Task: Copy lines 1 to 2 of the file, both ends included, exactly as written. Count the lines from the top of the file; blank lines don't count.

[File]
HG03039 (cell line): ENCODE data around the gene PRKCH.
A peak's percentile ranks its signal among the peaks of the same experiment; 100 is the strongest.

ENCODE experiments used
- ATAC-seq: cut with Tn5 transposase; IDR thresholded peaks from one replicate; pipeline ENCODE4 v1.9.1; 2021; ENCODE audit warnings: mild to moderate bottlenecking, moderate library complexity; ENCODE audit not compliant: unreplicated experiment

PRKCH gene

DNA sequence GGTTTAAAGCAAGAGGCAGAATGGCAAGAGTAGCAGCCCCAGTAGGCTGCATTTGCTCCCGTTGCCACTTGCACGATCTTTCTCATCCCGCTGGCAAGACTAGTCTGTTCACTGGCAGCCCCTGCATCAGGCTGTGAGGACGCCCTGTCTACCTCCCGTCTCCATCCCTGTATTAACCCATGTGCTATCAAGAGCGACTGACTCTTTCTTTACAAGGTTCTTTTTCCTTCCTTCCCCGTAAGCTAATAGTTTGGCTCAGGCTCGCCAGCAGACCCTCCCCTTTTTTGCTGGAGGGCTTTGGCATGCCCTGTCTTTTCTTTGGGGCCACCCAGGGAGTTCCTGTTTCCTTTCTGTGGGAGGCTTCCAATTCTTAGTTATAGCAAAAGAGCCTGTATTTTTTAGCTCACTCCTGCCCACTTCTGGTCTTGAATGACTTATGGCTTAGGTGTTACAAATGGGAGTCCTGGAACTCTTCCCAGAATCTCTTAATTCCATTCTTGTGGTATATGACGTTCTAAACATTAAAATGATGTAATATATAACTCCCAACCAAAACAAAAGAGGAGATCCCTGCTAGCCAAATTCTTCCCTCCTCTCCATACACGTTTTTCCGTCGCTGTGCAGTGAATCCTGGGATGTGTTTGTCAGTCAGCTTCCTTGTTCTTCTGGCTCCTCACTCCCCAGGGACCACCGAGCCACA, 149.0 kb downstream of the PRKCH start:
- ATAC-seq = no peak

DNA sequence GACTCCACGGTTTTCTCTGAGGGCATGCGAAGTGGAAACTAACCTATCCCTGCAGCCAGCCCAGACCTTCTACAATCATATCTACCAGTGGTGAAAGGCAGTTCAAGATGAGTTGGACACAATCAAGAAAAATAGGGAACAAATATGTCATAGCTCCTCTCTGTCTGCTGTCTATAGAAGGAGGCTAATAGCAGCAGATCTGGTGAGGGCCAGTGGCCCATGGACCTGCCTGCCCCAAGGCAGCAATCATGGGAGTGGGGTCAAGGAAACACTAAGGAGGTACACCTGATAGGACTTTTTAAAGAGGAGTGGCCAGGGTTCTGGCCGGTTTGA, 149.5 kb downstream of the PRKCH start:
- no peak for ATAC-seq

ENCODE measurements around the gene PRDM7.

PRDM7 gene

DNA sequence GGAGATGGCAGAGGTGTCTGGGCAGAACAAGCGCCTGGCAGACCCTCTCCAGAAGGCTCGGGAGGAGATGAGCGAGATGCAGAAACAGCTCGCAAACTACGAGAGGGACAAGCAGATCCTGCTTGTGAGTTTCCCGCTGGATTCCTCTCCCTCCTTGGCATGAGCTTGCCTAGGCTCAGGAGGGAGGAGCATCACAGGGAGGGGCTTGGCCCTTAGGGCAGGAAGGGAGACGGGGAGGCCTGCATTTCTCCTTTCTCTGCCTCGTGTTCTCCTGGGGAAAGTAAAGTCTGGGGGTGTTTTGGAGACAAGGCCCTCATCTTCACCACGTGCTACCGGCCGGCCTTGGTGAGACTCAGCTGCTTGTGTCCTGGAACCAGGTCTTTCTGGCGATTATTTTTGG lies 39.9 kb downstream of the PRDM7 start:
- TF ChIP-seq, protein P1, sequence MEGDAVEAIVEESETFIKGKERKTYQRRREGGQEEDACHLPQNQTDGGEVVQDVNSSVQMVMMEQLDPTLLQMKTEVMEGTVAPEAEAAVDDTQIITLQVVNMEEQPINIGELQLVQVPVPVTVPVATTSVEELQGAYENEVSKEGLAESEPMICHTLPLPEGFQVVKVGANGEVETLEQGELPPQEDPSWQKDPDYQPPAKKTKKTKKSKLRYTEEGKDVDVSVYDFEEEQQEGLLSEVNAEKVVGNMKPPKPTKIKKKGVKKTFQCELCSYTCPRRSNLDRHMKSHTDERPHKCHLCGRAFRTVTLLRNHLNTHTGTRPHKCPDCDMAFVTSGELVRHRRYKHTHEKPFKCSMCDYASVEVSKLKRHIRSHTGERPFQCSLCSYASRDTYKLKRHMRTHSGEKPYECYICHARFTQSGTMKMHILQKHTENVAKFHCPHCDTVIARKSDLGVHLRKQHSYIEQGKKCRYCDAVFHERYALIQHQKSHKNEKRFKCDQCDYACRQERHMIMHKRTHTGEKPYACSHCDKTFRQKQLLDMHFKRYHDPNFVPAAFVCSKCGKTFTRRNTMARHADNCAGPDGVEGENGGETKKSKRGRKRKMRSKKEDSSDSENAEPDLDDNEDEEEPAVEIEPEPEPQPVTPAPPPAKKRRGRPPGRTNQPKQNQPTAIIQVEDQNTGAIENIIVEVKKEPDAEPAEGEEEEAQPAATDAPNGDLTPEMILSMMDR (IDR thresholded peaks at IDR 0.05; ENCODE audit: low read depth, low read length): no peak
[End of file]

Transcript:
HG03039 (cell line): ENCODE data around the gene PRKCH.
A peak's percentile ranks its signal among the peaks of the same experiment; 100 is the strongest.